Mount Evelyn family helps ease foster care demand but more people needed in east

Across the eastern suburbs a need for foster carers is growing and it’s families like the Pirie’s from Mount Evelyn who are showing it doesn’t take much to have a huge impact.

Having lived overseas in both Cambodia and Ethiopia for a number of years, Rebecca and Malcolm Pirie had always wanted to one day foster children themselves in some capacity.

“It has always been on our hearts. Seeing the need across the world in different countries, even when we lived in New Zealand as well, in the schools we were teaching at there were kids who were in foster care full time,” Rebecca said.

“We developed the heart for it, seeing there was such a need and that perhaps we were in a stable enough position to provide a safe, comfortable place for kids to come into and it just grew over time.”

Returning to Australia with their three teenage children, the Pirie’s discussed the possibility of fostering children and Rebecca said her two daughters were especially encouraging of the idea.

“They were really passionate about it, they were like ‘mum and dad, we should really do this, we should make sure our home is open to kids that need it’.

“We all discussed it and we actually made that decision as a family. We wanted them to be on board and to be part of that decision and what kind of care we did. So we all decided that respite would be the best way that would fit with our family.”

Joining Anglicare’s fostering service, the Pirie’s set out on learning and training to open their home on weekends to children in out-of-home care who needed some respite from their situation.

“[The training] opened our eyes to how difficult it could be and the experiences and the backgrounds these kids were coming from. So we were prepared for it to not be easy and for there to be difficult bits,” Rebecca said.

“But I think we were more surprised, especially with the kids that we had multiple times throughout the year, that was a really enjoyable experience for our whole family and in a way, maybe it was not as difficult as we had expected it to be.”

For the Pirie kids who are 16, 14 and 11, Rebecca said “not everyone’s always super enthusiastic” about sharing their weekends but afterwards, it’s always a positive experience for her children.

“When they get here and we interact with the kids, when they leave [our] kids are always reflective of what a great weekend that was and how much they love those kids that have come.

“They’ve developed really special relationships with them and they all interact in different ways.”

Whether it’s jumping on the trampoline or playing soccer at the park, Rebecca said her children have really enjoyed being part of someone else’s life and sharing what they have with others.

Giving to others also has its benefits, something Rebecca said has been particularly nice to see within her own children.

“Fostering has made our kids aware of what life is like for lots of different people. It has really opened their eyes to what some kids are going through.

“These lessons have given them more compassion and understanding of their classmates and those around them. We’ve been able to have conversations with our kids about the fact that not everyone is as fortunate as we are.”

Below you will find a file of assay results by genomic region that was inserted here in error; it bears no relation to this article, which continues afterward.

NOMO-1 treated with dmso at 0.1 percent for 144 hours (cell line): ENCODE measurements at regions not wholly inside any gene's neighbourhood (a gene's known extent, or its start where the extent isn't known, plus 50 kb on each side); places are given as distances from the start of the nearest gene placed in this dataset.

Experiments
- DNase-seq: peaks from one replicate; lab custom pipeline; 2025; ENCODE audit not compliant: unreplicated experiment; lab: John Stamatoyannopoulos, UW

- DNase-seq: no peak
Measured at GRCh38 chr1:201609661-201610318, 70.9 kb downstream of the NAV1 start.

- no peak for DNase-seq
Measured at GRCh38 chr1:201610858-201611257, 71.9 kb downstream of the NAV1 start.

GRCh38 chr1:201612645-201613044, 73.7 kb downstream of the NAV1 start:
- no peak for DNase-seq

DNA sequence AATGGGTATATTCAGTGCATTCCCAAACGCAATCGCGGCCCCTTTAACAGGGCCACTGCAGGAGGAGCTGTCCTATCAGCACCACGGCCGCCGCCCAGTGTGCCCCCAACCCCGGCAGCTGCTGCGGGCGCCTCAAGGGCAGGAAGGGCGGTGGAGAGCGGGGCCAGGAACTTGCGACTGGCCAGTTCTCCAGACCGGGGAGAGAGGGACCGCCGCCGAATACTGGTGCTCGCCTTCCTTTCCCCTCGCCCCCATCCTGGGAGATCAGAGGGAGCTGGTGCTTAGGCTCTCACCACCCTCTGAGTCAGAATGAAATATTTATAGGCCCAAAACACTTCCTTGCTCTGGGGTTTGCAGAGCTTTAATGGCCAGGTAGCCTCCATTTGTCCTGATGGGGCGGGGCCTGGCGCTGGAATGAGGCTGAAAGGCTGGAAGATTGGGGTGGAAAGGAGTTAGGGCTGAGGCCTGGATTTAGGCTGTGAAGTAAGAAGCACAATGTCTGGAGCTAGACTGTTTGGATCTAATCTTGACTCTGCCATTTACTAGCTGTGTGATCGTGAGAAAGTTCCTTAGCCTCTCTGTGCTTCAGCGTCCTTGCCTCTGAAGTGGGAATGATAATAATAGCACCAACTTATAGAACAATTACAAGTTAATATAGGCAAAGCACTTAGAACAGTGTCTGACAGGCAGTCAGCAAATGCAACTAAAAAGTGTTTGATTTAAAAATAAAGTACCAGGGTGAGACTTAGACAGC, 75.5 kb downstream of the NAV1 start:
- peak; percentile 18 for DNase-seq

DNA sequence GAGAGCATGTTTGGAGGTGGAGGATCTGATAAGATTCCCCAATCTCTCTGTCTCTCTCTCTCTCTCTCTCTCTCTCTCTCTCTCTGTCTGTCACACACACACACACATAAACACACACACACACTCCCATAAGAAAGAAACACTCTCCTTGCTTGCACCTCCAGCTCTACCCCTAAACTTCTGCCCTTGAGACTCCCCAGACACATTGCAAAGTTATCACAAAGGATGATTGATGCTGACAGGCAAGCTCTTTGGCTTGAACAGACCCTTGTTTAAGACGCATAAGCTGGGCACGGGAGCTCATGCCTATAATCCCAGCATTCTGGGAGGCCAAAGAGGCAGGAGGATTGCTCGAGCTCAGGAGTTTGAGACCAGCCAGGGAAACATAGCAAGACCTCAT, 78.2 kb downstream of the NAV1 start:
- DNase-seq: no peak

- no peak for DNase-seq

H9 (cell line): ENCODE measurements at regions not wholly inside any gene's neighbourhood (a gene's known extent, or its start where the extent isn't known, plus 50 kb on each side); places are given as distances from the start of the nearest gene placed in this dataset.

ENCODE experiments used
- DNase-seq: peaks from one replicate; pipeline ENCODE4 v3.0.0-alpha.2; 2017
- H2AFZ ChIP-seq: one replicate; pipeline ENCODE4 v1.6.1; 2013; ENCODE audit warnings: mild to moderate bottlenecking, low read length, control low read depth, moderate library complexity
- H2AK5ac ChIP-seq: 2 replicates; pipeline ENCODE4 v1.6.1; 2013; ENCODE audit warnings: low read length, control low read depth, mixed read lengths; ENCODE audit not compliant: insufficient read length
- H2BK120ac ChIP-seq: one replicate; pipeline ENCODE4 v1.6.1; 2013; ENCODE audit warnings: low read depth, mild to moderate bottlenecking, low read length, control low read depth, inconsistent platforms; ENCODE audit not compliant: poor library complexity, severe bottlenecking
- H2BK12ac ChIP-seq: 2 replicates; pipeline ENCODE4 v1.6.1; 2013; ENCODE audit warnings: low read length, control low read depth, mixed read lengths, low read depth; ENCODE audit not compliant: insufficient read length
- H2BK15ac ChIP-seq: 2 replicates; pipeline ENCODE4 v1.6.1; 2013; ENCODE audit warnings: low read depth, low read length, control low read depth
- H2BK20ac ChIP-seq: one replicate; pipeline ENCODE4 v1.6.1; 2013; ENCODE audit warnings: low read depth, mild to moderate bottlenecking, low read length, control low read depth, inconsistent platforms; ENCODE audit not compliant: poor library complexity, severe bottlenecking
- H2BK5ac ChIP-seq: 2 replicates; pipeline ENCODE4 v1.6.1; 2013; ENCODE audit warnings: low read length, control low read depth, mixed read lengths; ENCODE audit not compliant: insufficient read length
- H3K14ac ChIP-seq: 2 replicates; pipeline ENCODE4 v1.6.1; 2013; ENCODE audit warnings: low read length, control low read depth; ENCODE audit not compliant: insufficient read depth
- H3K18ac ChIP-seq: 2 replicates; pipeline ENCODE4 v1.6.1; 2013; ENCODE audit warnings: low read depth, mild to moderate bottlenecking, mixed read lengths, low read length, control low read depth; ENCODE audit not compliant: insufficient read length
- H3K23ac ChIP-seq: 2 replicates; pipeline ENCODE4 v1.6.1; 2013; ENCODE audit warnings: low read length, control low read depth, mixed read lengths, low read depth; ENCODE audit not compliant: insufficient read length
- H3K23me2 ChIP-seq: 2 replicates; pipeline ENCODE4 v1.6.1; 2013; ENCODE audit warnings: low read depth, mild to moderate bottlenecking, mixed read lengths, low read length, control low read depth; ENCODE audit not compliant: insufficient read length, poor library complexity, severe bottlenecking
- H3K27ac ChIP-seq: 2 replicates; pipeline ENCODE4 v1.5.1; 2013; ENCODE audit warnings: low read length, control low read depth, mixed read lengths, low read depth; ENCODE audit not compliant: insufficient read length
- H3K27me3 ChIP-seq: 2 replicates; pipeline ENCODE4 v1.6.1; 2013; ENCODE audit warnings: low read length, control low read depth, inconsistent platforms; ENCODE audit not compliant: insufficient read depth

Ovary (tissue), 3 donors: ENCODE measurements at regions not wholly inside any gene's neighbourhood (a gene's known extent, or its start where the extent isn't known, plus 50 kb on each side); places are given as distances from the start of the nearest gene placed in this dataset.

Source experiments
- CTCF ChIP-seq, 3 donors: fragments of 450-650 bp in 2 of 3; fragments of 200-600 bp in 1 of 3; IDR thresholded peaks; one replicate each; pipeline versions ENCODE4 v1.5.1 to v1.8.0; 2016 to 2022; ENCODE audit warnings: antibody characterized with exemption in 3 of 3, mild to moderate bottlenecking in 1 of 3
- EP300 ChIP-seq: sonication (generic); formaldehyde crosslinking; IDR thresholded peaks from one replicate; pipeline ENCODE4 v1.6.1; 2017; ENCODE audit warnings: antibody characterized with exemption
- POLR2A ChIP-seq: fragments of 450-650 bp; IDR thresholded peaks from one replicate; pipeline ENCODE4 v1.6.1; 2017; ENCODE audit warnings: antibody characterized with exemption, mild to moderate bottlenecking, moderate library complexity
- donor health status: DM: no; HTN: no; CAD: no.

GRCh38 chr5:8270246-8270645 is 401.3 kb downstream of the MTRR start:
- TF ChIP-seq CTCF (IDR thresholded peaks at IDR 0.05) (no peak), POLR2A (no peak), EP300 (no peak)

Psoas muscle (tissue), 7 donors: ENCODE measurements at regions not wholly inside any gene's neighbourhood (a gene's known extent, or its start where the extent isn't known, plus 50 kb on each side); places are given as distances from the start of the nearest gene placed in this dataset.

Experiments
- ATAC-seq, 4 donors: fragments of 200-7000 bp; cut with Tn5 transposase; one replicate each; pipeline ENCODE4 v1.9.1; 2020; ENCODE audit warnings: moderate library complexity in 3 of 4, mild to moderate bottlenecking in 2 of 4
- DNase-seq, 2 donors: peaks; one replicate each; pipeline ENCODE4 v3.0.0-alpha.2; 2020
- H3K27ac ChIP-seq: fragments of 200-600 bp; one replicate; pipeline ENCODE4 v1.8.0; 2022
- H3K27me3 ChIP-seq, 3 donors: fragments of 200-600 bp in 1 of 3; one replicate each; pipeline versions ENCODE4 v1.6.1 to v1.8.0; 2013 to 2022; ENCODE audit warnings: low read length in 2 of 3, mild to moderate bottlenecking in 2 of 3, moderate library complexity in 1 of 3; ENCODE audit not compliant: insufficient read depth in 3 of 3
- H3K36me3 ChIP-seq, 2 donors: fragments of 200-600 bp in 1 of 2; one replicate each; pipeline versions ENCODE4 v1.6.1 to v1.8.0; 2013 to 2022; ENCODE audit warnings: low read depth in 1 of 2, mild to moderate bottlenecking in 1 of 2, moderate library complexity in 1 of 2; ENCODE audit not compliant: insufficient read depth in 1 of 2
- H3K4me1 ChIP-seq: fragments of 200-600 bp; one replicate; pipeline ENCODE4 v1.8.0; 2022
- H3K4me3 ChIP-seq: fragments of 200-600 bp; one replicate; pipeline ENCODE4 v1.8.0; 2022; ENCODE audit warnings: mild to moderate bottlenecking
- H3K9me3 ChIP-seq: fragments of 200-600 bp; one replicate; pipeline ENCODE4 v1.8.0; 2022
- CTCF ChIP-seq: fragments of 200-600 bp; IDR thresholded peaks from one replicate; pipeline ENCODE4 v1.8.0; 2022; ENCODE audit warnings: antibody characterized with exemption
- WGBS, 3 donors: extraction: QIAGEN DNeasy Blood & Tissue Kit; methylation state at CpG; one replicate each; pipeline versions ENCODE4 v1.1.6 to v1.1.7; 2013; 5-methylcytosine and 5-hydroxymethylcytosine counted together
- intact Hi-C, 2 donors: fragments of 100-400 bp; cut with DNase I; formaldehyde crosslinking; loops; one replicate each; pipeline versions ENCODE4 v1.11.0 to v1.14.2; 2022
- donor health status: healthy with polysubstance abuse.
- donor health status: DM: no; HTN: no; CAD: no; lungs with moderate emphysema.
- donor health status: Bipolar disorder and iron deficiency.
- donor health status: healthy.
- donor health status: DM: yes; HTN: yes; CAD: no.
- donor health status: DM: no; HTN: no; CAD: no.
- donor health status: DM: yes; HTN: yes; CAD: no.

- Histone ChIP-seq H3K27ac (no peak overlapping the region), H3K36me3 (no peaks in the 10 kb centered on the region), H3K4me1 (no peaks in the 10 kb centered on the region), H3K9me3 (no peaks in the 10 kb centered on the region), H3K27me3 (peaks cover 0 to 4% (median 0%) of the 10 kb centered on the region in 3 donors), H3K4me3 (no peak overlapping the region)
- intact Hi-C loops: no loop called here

Providing a loving and supportive environment for the regular children the Pirie’s open their home to, has seen them blossom.

“It’s been a real joy for us as a family to get to know the two young children who come and stay for respite care. Every time they’re here for a weekend, I feel so thankful we’ve become carers.

“I’ve seen these kids grow in their relationships with us and develop trust. They enjoy coming to our house now, they burst out of the car and run down the driveway – I am so happy we’ve been able to create a space where they feel comfortable doing that.”

Anglicare Victoria Out of Home Care Eastern Region Program Manager Tarni Haywood said there is a growing need for more foster carers in the east.

“We currently have close to 120 active carer households in Melbourne’s Eastern Metro suburbs and surrounds, but we desperately need more,” she said.

“To ease the current pressure in our local region, we’d love to recruit another 30 carer households to provide homes for children in need.”

With the start of the new school year, Tarni said it can be even more important for a child to have a stable and loving environment as it can make all the difference in a child’s emotional and academic wellbeing.

“Settling into the school year is often much easier for children in a stable foster placement,” she said.

“Communication between the school and foster family is more open allowing for any learning challenges to be addressed and it often has a positive effect on a child’s learning and ongoing development.”

Anglicare also saw an increased number of children entering emergency foster care over the Christmas period and heading into the new year, every type of foster care will help a child in need.

“So even if carers can only help out for a weekend, or the odd day here and there, it really does make a difference,” Tarni said.

As someone who took the leap into foster care, Rebecca said people can often think they don’t have the time or capacity to take it on but offering just a little bit of time is actually not as daunting as it may seem.

“People often think we’re not in the right space or it’s not the right time, or we’ll wait till. I don’t think there’s ever going to be a right time or enough space in our lives.

“We’re always super busy and our lives are always really full. So you just have to, if it’s in your heart or something you’ve always thought about, you need to take that step and sign up.”

By Mikayla van Loon

This article was originally published in the Mount Evelyn Mail on 2nd February 2023.

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